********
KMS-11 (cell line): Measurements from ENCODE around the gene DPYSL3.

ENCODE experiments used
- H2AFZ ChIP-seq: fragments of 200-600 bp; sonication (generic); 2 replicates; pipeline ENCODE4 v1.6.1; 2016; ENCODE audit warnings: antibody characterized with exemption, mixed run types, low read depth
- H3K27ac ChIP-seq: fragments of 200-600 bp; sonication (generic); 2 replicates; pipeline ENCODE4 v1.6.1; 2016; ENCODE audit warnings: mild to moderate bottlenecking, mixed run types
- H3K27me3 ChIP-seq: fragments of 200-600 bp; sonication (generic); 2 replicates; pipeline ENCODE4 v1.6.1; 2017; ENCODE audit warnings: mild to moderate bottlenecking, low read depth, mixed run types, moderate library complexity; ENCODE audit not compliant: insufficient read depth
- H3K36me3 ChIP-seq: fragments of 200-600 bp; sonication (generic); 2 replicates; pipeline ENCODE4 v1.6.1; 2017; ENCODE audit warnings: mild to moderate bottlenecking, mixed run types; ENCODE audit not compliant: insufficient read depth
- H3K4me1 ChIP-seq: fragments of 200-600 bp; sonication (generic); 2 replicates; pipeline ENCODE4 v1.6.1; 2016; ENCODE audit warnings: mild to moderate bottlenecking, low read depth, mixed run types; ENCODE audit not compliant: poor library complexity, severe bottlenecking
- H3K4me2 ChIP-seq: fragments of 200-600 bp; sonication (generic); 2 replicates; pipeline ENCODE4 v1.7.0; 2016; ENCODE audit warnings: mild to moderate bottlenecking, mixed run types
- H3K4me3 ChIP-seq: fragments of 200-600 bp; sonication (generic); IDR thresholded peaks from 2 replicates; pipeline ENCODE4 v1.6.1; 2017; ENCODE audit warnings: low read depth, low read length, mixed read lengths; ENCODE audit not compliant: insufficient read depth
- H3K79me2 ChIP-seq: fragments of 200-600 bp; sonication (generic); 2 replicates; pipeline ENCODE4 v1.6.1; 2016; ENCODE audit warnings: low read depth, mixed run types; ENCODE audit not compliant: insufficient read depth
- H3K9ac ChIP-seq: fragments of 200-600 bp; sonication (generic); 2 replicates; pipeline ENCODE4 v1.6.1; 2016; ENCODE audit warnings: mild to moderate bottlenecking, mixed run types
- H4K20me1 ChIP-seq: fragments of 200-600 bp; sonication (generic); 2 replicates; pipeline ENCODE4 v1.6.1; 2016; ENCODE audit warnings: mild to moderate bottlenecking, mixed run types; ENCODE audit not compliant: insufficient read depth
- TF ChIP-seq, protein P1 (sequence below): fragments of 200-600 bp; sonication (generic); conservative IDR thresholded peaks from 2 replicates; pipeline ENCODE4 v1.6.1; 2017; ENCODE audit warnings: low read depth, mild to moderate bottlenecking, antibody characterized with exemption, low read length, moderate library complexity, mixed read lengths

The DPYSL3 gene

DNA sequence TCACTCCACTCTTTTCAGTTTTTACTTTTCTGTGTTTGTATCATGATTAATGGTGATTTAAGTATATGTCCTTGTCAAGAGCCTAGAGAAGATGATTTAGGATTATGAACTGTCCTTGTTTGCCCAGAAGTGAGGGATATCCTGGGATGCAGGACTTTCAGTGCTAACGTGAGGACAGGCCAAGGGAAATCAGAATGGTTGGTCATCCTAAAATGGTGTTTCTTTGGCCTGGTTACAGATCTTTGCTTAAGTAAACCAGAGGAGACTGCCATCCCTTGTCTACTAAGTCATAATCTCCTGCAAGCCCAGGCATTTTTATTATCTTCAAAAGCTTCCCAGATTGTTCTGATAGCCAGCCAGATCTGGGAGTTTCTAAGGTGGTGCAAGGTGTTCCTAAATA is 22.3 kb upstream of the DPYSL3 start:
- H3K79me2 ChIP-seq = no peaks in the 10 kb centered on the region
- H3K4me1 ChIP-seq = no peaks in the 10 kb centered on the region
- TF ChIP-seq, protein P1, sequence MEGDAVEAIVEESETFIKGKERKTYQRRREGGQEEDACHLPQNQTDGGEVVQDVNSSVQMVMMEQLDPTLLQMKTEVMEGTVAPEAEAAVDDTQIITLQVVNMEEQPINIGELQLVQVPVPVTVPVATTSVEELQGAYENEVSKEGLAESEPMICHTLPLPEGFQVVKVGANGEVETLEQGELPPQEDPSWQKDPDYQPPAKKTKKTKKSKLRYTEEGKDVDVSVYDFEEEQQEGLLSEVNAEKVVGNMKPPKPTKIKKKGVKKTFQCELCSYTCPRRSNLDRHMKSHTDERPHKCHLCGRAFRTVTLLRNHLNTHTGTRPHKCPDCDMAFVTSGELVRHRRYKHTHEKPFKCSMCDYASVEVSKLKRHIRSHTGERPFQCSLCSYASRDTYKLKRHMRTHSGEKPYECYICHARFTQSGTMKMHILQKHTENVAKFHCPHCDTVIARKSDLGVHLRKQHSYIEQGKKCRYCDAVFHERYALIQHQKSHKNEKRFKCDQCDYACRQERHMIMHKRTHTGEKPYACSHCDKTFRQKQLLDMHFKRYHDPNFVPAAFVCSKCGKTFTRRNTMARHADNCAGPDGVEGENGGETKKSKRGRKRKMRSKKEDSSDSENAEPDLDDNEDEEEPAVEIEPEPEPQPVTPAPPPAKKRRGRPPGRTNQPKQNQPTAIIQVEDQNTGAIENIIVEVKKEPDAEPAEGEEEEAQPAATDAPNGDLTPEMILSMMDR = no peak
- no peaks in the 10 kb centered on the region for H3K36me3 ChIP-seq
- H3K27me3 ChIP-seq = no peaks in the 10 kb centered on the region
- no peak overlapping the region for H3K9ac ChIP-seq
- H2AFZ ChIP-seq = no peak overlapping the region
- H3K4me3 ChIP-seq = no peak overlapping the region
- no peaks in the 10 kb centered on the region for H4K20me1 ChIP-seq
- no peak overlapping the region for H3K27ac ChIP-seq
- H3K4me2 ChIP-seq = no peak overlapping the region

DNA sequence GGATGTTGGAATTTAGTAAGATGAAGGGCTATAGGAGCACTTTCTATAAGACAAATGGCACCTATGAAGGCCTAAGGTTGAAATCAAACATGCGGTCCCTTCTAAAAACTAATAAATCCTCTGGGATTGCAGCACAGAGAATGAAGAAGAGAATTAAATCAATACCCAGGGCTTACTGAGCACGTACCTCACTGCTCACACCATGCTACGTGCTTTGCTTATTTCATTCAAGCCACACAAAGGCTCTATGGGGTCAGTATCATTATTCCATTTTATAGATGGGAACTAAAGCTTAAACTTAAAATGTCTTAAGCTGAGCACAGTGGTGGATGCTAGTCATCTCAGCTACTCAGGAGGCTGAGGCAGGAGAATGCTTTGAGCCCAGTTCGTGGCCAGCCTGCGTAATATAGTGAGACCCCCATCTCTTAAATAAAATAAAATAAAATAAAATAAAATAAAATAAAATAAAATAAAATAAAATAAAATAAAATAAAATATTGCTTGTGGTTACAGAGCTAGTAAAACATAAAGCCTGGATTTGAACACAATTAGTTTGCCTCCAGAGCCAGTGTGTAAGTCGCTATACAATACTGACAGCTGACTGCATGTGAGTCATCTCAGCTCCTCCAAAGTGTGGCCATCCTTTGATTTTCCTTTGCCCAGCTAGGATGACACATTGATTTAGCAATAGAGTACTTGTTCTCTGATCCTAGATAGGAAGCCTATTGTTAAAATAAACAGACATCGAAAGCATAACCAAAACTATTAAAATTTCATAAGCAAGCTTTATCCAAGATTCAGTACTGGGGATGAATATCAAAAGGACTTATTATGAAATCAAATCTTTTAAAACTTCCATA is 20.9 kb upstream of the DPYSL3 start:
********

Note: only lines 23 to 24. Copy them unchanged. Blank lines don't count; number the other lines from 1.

- H3K4me3 ChIP-seq = no peak overlapping the region
- no peaks in the 10 kb centered on the region for H4K20me1 ChIP-seq